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Wednesday, 29 May, 2002, 13:43 GMT 14:43 UK
How not to get caught in the unethical fish trap
Over-fishing has taken its toll on marine life around the globe, prompting Europe to slash its trawler fleet. But what can diners do to be fish-friendly?

Pan-fried cod and skate wings in black butter have become staple dishes in many trendy UK restaurants and gastropubs. Great news for hungry diners, but not so great for the sea.

A trawler
Over-fishing will see many trawlers stay in port
The over-exploitation of cod - which has turned the once common fish into something of a rarity - is well known. The plight of the skate is less often highlighted, despite a slow reproductive cycle which makes it particularly vulnerable to over-fishing.

Eating seafood can be a minefield for the ethical consumer. Where, how and when a fish is caught dictates its environmental impact - and this information is seldom available on shop labels or menus.

Every fish has a tale

However, there is little danger that a fish set before you at one of Esther Boulton's tables will cost the earth.

Following criticism that her pub - The Pelican in London's Notting Hill - couldn't really call itself organic since it served fish from dwindling stocks, Ms Boulton drew up a strict seafood policy.

Some fish to avoid
  • Cod, if not from Iceland or Norway
  • Wild Atlantic salmon
  • Ling
  • Chilean sea bass, aka Patagonian toothfish
  • European hake
  • Grouper
  • Skate
  • Monkfish
  • Swordfish
  • Marlin
  • Snapper
    Source: Marine Conservation Society

  • She will only buy from fisheries which are sustainably managed and from small boats which use nets and lines unlikely to ensnare a large by-catch - the birds, dolphins and other sea life fishermen kill by accident.

    "Customer awareness about over-fishing is quite low, especially when compared to the public's knowledge of organic farming. But when we tell people about our fish policy they're always really interested," says Ms Boulton.

    While cod does get a look-in at The Pelican - if it can be sourced from certain grounds off Norway and Iceland - the fish policy has seen British catches such as John Dory, pollock and witch go on the menu.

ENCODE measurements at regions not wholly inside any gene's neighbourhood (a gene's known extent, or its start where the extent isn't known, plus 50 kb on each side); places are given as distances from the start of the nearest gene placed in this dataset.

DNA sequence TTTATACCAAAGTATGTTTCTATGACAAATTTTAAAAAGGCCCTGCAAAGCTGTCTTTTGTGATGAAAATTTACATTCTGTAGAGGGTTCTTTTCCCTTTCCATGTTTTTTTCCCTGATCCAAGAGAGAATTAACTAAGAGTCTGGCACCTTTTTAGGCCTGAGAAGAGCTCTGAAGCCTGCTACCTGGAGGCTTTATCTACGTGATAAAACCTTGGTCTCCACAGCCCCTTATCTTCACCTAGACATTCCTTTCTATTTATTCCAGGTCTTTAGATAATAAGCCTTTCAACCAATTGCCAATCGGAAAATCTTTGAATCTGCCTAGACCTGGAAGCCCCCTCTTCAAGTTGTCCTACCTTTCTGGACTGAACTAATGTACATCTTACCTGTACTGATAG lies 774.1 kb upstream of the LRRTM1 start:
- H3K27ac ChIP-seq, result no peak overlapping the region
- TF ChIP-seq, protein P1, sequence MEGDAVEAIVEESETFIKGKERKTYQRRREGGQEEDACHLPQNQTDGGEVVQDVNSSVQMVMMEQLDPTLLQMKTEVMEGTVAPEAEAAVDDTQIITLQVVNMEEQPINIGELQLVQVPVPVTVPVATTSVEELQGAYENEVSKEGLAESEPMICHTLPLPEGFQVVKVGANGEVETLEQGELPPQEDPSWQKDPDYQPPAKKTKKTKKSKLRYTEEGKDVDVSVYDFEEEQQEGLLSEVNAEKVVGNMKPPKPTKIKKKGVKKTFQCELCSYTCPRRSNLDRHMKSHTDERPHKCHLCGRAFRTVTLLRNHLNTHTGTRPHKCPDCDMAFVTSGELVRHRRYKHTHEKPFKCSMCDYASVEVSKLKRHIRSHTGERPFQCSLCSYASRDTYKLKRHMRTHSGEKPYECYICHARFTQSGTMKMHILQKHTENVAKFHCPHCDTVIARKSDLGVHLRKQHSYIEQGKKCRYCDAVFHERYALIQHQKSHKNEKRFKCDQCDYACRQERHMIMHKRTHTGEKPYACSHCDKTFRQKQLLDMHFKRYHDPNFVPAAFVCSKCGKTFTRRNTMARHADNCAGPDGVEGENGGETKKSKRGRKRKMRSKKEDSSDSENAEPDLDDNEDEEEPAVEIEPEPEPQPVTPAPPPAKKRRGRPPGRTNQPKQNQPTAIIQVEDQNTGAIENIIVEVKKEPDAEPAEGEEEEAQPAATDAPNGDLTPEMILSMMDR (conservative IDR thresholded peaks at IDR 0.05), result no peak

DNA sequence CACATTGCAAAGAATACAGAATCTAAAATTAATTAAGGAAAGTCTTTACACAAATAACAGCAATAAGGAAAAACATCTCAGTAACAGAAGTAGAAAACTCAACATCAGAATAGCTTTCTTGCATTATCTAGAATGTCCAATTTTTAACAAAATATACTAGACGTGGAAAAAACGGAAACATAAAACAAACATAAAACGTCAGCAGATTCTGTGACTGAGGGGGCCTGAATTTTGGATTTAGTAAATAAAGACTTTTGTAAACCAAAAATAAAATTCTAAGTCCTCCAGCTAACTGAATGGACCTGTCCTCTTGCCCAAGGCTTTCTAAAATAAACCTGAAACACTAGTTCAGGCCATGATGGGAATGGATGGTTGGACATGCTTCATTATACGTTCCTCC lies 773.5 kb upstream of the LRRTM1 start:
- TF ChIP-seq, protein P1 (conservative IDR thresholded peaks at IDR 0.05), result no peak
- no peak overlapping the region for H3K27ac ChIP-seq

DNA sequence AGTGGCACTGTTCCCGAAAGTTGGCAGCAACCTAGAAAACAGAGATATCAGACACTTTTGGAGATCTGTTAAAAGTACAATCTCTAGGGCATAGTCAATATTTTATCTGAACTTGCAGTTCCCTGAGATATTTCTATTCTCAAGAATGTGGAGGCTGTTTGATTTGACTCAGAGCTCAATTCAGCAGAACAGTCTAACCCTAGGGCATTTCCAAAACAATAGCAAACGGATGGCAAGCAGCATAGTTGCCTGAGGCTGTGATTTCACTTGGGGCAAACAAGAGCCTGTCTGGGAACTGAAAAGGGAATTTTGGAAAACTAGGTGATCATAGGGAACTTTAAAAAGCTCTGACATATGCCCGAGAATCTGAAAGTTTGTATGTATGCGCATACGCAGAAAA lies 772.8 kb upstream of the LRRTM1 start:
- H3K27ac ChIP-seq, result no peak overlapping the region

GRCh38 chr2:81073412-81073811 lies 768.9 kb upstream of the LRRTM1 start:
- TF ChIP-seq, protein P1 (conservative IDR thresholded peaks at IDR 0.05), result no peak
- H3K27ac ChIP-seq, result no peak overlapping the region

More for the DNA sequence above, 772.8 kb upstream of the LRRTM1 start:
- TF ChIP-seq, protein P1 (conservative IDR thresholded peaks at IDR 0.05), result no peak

"Lots of diners have never had them before and need to ask what they taste like. It's good to encourage diversification and our chefs enjoy cooking whatever fish has come in."

    A sustainable fish supper does, of course, bump up your bill, but Essex-based supplier Ben Woodcraft says the market is growing.

    Saving fishermen

    "I began selling these fish because they're what the public seems to want. More people are becoming conscious of what they eat. It is more expensive, but you get what you pay for."

    Much of what Mr Woodcraft sells to businesses such as The Pelican comes from small day boats which operate just a few miles from the coast.

    Dolphin caught in a fishing net
    Dolphin with your dinner?
    A fisherman himself for 20 years, Mr Woodcraft says it's not only endangered fish that stand to gain from ethical consumers. The small fishing communities from which he buys and their skills will also be preserved.

    "Big firms with their factory ships and trawlers want to make as much money as possible. When the fish run out they'll invest in another business. For communities where sons, fathers and grandfathers have been fishermen, it's a way of life they want for the next generation."

    Day fishermen are the "last of the hunters" and are as concerned about the state of the seas as any environmentalist, Mr Woodcraft says. If consumers want to aid them and safeguard fish stocks, "they'll have to vote with their feet".

    Name that tuna

    That's often easier said than done, according to Bernadette Clarke of the Marine Conservation Society. Labelling in restaurants or at the fish counter is either non-existent or woefully inadequate, she says.

    "European Union regulations will soon see the area of capture and common name displayed on all fish packaging - but that's still too vague."

    Tony Blair enjoys fish and chips
    Make sure the haddock is actually happy
    Knowing that a fish comes from the Mediterranean, for instance, will not help the ethnical shopper. And since one man's endangered Patagonian toothfish is another man's Chilean sea bass, using so-called common names is open to abuse.

    It may involve a bit of research and perhaps the foregoing of your favourite supper, but exercising the same care when buying fish as many do when hunting out free-range eggs may help repair the damage done to our seas, says Ms Clarke.

    "It's sad that we've managed to muck up such a bountiful resource through greed and bad management."

    See also:

    28 May 02 | Europe
    28 May 02 | Science/Nature
    20 Jul 00 | UK
    15 Dec 00 | UK
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